16 November 2019
Ballarat to Hanging Rock, 93km
Our journey to Victoria’s State Capital, Melbourne, put us back on our Australian film trail. You will remember our stop at Martindale Hall in South Australia or rather Appleyard College? Well, we couldn’t not stop at the eponymous setting for Picnic at Hanging Rock.
When it looked like our route would take us passed the infamous rocks I decided to read the film’s original source material. Joan Lindsay’s novel is as full of the gothic horror and mass hysteria that follows a fictional schoolgirls’ outing to a real life popular picnic spot as Peter Weir’s film.
So synonymous are the rocks with the novel and the film that the Visitors’ Centre is as much about that story as the story of their geology, their surrounding flora and fauna and their traditional owners, the Wurundjeri people. The novel’s narrative of the mysterious of disappearance of four young women amongst the rocks and its impact on the local community leaves a very haunting atmosphere and Joan Lindsay’s words describe the place far better than any of mine.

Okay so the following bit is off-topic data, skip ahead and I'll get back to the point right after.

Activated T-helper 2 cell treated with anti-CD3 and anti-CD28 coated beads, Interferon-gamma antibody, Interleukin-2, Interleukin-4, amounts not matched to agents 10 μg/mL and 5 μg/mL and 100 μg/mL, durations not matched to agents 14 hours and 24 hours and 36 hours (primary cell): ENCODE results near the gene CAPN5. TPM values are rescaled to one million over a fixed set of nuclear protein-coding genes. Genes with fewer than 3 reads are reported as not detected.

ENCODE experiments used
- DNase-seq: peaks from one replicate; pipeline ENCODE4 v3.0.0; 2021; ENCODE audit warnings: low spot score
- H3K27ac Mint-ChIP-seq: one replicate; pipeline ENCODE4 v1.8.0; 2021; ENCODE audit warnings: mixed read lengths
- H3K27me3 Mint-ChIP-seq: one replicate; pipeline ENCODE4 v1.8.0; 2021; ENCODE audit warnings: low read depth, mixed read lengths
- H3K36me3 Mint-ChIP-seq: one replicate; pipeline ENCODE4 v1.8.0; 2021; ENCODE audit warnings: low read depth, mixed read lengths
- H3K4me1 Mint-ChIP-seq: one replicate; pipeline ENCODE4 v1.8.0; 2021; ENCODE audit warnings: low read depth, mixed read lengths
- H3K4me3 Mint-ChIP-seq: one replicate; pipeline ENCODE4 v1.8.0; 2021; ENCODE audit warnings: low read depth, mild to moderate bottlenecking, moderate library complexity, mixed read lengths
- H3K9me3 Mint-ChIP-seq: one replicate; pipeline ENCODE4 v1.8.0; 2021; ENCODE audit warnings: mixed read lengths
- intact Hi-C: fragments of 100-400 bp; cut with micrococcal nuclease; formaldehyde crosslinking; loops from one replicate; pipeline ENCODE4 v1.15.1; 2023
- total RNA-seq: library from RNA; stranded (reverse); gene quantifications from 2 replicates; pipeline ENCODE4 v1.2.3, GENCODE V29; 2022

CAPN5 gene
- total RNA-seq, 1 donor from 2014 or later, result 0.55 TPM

“The immediate impact of its soaring peaks induced a silence so impregnated with its powerful presence that even Edith was struck dumb.”
“the intricate construction of long vertical slabs; some smooth as giant tombstones, others grooved and fluted by prehistoric architecture of wind and water, ice and fire.“
“Huge boulders, originally spewed red hot from the boiling bowels of the earth
now come to rest, cooled and rounded in forest shade”
Not wishing to tempt the same fate that befell Miranda, Irma, Marion and Greta I left Stefan sitting on a rock looking out at the view to clamber to the summit amongst the rocks. It was so tempting to recreate Edith’s haunting, warning yell of “Miranda, Miranda”. I resisted and so it seems did everyone else visiting that day but I’ll bet many haven’t. I also resisted the temptation to graffiti my name on a rock unlike another Scott in 1866.
Ok, so we were not exactly struck dumb by the place like Edith. We found no sign of the missing girls nor the dark atmosphere some say surrounds the rocks but it was certainly a captivating place, made all the more intriguing by Joan Lindsay’s imagination and Peter Weir’s cinematic vision.
Having arrived at the rocks mid morning it was too early for lunch. A picnic might have been tempting fate too much anyway. Instead we made our way safely onwards to our third State Capital…